International Women’s Day
International Women’s Day (IWD), marked annually on March 8, celebrates the achievements of women and calls for women’s equality. This year’s IWD theme is #EmbraceEquity in the workplace, healthcare, sports, and arts.
Jenny Garrett OBE, an award-winning career coach, trainer, and author, compiled 37 ways to embrace equality for the IWD blog. We’ve chosen a few of our favorites from Jenny’s article and added a couple of our own here:
- Flip it.
Have you heard a woman being referred to as a ‘working mom’? How often do you hear men referred to as a ‘working dad?’ If you can’t flip it, don’t say it.
- ‘One and done’ is not enough.
Recruiting one woman is not enough to make change happen.
- Use an intersectional lens.
Consider the diversity of women in your community and workspace. What are the experiences of women who don’t identify as white, straight, or without disability?
- Read Invisible Women.
Written by Caroline Criado Perez, this book uses eye-opening data to understand bias in a world designed by men.
- Support art made by women.
Read books, listen to music, and buy art created by women.
Ask women about their experiences and obstacles and act on their recommendations.
- Start at home.
Who does the housework, the lion’s share of the caring and household admin?
- Support women-owned businesses.
Shopping at small businesses owned by women supports them and their families—and improves local economies.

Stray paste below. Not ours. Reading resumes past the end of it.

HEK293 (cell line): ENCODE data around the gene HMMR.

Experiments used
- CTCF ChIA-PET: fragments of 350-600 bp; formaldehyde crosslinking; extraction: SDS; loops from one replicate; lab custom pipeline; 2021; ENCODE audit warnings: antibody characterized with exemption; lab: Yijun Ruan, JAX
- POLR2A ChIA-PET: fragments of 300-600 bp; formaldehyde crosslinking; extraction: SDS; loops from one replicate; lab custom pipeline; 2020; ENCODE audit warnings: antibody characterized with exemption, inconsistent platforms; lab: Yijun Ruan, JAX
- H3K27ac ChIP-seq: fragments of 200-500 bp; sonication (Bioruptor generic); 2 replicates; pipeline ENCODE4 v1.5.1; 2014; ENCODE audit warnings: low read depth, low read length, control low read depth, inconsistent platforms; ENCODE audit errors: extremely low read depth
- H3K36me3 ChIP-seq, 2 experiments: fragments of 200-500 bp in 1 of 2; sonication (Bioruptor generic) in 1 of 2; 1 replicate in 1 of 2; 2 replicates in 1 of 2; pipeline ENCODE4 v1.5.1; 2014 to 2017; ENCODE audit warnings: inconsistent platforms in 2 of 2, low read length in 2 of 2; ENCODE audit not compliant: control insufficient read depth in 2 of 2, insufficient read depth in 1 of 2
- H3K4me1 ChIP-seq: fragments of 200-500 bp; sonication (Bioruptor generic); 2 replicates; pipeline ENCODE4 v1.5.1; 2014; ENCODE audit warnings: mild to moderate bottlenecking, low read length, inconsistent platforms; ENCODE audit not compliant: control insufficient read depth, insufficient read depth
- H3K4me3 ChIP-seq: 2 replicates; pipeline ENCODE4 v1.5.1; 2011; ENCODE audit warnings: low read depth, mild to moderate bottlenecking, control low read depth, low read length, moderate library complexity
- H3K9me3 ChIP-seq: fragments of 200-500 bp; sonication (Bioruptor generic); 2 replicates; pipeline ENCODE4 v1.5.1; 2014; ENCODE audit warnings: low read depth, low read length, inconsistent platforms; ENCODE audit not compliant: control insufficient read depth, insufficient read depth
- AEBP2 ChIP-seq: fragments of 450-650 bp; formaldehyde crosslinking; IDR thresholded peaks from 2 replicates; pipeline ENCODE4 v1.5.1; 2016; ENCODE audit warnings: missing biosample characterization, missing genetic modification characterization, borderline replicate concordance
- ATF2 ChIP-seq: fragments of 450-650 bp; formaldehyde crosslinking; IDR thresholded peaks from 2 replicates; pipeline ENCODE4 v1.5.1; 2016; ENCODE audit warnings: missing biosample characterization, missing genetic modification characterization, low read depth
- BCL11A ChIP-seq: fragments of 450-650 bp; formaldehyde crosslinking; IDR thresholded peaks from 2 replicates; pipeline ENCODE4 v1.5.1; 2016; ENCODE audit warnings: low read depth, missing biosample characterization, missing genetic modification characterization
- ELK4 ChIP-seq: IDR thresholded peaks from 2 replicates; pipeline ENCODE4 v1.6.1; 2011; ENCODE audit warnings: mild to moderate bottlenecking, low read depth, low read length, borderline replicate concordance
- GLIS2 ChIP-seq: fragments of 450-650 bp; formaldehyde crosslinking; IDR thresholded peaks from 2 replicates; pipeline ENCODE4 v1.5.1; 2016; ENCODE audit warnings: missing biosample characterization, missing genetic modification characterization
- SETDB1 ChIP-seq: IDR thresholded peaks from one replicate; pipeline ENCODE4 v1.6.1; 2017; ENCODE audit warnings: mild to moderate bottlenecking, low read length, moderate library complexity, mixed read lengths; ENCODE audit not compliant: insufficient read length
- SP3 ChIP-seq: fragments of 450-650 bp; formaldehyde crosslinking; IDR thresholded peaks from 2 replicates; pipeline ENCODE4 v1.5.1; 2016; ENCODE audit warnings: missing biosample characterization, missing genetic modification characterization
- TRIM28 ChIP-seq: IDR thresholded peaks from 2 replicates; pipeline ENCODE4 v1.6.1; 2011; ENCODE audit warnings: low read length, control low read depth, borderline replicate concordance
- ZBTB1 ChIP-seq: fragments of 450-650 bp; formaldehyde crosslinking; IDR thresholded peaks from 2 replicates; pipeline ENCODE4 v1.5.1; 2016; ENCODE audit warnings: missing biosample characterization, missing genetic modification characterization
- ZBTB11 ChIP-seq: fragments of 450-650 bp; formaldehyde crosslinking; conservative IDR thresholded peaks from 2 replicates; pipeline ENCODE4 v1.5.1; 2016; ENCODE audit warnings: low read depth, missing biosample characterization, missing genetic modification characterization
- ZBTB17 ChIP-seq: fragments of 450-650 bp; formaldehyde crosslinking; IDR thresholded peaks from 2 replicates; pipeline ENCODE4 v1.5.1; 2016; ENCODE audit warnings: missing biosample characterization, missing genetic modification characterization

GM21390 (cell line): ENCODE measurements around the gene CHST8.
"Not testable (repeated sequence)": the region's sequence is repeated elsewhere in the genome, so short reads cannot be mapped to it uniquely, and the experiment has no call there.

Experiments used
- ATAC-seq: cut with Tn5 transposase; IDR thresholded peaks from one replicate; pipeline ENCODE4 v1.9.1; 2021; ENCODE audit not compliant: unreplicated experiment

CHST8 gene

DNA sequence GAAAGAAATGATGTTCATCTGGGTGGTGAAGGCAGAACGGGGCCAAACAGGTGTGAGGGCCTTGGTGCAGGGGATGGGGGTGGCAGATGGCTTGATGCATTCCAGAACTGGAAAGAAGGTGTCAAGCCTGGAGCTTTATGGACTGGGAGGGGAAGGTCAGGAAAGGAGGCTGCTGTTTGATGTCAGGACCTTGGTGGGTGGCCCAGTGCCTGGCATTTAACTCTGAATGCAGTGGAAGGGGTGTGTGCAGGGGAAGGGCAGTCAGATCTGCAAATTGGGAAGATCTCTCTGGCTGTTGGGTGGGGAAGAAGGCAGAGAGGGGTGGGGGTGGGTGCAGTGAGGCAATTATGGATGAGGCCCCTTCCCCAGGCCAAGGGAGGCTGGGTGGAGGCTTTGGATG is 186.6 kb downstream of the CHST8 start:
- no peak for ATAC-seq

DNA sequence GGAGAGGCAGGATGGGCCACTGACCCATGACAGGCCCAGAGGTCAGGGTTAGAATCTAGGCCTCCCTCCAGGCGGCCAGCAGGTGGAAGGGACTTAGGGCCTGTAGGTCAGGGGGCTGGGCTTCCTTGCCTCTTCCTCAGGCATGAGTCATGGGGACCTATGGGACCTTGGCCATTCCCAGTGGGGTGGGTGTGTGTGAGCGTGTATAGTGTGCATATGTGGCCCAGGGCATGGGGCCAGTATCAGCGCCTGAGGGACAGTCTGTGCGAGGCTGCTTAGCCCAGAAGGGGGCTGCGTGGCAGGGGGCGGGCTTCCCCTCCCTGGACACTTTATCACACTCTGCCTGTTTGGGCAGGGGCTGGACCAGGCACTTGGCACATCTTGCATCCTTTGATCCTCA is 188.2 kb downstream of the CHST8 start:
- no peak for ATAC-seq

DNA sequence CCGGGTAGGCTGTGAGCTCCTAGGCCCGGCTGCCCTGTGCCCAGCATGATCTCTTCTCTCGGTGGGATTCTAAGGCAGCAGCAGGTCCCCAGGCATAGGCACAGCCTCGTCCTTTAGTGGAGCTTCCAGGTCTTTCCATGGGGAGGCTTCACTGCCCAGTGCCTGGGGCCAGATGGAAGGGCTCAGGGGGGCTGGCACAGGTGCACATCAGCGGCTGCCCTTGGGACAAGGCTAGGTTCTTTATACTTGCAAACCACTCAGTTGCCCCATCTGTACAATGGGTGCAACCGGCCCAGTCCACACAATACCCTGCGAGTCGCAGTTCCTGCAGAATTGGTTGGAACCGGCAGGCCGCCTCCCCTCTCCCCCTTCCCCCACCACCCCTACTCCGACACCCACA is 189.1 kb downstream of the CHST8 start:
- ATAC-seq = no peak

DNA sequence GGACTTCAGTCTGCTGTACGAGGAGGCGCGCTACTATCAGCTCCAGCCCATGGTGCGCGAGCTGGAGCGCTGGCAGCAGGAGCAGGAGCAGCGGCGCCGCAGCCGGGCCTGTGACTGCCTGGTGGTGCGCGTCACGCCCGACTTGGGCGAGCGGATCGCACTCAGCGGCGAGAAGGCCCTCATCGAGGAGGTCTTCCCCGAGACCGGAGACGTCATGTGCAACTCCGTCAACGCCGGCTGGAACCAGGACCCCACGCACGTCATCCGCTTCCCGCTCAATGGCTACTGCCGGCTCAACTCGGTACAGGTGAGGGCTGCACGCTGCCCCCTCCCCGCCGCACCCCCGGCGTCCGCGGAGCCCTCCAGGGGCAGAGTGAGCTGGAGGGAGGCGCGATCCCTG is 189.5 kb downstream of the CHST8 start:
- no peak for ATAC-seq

- Stop stagnating women’s careers.
When they are pregnant, parenting, or assuming the responsibility for the care of their parents.
- Don’t leave the office housework to women.
Do women, even if in a leadership role, take on more admin tasks at your workplace?
- Advocate for gender equity in healthcare.
Know about common gender biases of doctors and call for the inclusion of more women in clinical trials.
- Tune in.
Keep in touch with world affairs, watch documentaries, listen to podcasts, and find ways to remove obstacles to gender equity.
- Use inclusive language.
When referring to groups of people, an inclusive “y’all” is better than the gender-specific ‘you guys” or “ladies and gentlemen.”
- Separate performance.
Appreciate that talent doesn’t just look and behave in one way. Separate performance from potential and personality from skill sets.
- Watch and attend women’s sporting events.
Start with the University of Kentucky Women’s Basketball, Softball, or Soccer games.
- Check your bias.
Take the Implicit Association Test to measure attitudes and beliefs that people may be unwilling or unable to report.
- Believe survivors of intimate partner abuse.
Support missions like ours to advocate against power-based violence, call for change, and support survivors during the healing journey.